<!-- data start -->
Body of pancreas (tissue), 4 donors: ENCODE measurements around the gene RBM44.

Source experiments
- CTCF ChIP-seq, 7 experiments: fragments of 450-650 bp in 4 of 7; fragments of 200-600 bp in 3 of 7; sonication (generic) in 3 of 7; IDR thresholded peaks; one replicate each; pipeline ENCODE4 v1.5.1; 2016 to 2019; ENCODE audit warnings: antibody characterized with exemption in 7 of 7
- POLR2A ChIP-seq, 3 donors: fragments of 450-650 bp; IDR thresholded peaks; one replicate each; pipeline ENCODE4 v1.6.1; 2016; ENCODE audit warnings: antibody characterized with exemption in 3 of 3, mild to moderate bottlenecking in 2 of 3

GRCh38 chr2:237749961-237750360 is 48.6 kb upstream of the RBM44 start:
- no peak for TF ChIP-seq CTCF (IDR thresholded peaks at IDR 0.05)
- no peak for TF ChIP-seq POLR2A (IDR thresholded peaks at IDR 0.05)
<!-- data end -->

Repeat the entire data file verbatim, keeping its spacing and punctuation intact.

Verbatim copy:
Body of pancreas (tissue), 4 donors: ENCODE measurements around the gene RBM44.

Source experiments
- CTCF ChIP-seq, 7 experiments: fragments of 450-650 bp in 4 of 7; fragments of 200-600 bp in 3 of 7; sonication (generic) in 3 of 7; IDR thresholded peaks; one replicate each; pipeline ENCODE4 v1.5.1; 2016 to 2019; ENCODE audit warnings: antibody characterized with exemption in 7 of 7
- POLR2A ChIP-seq, 3 donors: fragments of 450-650 bp; IDR thresholded peaks; one replicate each; pipeline ENCODE4 v1.6.1; 2016; ENCODE audit warnings: antibody characterized with exemption in 3 of 3, mild to moderate bottlenecking in 2 of 3

GRCh38 chr2:237749961-237750360 is 48.6 kb upstream of the RBM44 start:
- no peak for TF ChIP-seq CTCF (IDR thresholded peaks at IDR 0.05)
- no peak for TF ChIP-seq POLR2A (IDR thresholded peaks at IDR 0.05)